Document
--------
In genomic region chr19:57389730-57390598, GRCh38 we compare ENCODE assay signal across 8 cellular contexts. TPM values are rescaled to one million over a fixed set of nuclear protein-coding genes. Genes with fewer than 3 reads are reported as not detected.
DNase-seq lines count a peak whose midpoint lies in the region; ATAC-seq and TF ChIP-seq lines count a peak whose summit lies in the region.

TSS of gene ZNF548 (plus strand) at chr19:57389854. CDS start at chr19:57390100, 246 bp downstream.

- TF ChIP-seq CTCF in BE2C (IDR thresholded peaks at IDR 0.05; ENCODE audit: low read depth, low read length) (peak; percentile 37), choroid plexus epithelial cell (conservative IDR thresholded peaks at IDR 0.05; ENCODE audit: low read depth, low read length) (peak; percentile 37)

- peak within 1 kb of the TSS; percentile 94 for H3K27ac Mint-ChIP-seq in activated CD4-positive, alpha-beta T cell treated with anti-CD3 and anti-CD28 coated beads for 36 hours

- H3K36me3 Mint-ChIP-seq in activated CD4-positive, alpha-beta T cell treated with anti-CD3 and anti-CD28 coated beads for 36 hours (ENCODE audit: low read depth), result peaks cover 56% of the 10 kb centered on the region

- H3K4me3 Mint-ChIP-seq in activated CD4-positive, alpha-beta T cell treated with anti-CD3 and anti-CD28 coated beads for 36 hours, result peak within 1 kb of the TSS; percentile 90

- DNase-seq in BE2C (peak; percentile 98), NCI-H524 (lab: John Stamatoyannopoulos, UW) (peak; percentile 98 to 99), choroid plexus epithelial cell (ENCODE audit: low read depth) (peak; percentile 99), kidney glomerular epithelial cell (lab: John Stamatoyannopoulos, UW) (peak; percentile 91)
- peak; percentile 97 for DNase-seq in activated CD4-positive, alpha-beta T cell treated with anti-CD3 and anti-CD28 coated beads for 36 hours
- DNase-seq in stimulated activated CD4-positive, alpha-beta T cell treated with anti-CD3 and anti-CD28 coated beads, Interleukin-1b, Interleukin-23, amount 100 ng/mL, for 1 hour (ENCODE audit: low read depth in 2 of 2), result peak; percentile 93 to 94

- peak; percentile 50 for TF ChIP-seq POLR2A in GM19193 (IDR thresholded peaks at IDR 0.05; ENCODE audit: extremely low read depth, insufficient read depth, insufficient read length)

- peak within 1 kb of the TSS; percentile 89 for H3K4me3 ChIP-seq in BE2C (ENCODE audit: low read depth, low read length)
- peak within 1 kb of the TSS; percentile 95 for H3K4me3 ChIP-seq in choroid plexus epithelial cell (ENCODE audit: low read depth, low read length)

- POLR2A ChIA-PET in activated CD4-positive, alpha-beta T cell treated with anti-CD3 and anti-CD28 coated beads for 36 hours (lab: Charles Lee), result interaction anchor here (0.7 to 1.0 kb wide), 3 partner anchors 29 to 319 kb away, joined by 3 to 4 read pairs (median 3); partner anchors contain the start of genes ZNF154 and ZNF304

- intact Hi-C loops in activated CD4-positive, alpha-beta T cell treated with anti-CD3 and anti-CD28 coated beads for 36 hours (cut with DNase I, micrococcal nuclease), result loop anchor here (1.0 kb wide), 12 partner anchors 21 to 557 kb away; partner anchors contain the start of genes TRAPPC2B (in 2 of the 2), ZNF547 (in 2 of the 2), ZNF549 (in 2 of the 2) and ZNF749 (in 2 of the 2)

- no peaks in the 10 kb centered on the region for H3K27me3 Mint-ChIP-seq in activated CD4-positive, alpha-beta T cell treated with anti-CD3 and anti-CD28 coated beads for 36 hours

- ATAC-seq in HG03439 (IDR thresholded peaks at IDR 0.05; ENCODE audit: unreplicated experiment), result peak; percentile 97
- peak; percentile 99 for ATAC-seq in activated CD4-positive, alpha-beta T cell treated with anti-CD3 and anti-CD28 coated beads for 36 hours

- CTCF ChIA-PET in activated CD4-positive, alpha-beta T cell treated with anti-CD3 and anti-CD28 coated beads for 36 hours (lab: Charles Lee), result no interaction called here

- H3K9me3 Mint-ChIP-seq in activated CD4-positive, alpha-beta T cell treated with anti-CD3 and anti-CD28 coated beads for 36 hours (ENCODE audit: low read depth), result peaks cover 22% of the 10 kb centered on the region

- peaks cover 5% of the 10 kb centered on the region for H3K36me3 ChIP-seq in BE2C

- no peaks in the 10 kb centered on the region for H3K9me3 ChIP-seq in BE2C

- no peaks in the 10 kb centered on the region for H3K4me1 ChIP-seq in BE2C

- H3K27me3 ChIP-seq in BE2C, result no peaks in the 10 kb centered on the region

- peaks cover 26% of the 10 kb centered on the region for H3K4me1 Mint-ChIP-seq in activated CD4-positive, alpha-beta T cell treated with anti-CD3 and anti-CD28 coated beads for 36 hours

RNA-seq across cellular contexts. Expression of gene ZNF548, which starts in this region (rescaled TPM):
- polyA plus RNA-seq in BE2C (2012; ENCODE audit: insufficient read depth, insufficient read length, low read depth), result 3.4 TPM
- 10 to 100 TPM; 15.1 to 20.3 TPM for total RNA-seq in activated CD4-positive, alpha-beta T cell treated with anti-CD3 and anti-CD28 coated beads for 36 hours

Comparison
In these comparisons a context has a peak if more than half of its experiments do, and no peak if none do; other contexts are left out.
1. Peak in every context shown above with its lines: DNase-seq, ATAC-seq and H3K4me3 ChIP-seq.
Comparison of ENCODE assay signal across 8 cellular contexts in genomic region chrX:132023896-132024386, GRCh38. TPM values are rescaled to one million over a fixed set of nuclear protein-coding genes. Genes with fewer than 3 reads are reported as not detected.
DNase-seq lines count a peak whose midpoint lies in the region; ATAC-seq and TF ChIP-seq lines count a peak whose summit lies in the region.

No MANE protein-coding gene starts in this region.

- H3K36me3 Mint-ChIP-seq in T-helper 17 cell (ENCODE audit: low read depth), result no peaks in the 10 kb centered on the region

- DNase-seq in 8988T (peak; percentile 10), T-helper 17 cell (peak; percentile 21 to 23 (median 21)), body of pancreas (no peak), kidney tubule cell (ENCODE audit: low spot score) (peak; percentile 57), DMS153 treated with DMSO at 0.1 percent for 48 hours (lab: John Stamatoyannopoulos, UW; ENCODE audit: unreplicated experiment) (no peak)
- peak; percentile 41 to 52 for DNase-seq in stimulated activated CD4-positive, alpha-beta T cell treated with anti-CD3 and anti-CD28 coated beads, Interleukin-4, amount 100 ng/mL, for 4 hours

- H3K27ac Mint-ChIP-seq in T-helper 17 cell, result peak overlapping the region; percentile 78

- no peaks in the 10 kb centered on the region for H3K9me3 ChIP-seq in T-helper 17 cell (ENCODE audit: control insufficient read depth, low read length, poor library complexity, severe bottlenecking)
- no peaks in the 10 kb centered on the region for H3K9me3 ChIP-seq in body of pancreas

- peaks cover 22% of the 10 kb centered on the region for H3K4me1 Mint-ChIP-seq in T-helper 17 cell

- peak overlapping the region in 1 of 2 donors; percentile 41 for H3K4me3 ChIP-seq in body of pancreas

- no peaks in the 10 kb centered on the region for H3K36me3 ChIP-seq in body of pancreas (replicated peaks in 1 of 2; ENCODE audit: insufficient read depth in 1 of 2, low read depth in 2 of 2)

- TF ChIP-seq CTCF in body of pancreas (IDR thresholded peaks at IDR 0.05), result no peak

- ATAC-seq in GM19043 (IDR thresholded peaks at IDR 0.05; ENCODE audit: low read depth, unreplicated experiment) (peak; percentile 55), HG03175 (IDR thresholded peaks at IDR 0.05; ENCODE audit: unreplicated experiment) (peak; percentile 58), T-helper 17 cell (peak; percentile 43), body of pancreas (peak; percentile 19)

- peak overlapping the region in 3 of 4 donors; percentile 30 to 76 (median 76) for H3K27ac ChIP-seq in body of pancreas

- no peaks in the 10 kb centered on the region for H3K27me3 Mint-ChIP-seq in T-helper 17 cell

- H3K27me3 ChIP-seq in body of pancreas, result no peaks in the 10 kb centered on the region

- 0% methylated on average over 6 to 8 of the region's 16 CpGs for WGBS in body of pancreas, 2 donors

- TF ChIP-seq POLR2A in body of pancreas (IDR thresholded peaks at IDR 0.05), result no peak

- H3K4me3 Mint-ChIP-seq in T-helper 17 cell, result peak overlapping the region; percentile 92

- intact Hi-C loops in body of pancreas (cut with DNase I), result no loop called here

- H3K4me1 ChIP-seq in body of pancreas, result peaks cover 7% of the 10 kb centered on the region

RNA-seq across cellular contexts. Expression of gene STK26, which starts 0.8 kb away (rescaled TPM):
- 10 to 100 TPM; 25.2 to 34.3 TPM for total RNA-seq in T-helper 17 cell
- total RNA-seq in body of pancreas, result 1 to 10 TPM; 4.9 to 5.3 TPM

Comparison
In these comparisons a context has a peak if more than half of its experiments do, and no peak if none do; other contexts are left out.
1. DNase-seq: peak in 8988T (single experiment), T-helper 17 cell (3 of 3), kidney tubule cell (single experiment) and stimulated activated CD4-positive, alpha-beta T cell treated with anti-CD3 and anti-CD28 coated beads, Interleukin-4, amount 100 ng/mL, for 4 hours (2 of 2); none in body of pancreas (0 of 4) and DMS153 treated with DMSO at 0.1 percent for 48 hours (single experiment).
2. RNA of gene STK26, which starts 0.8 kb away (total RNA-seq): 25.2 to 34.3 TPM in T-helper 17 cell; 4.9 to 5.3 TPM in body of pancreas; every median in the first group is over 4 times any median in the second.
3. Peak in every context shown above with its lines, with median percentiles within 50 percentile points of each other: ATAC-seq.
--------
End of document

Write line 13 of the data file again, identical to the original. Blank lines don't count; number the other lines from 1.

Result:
- peak within 1 kb of the TSS; percentile 95 for H3K4me3 ChIP-seq in choroid plexus epithelial cell (ENCODE audit: low read depth, low read length)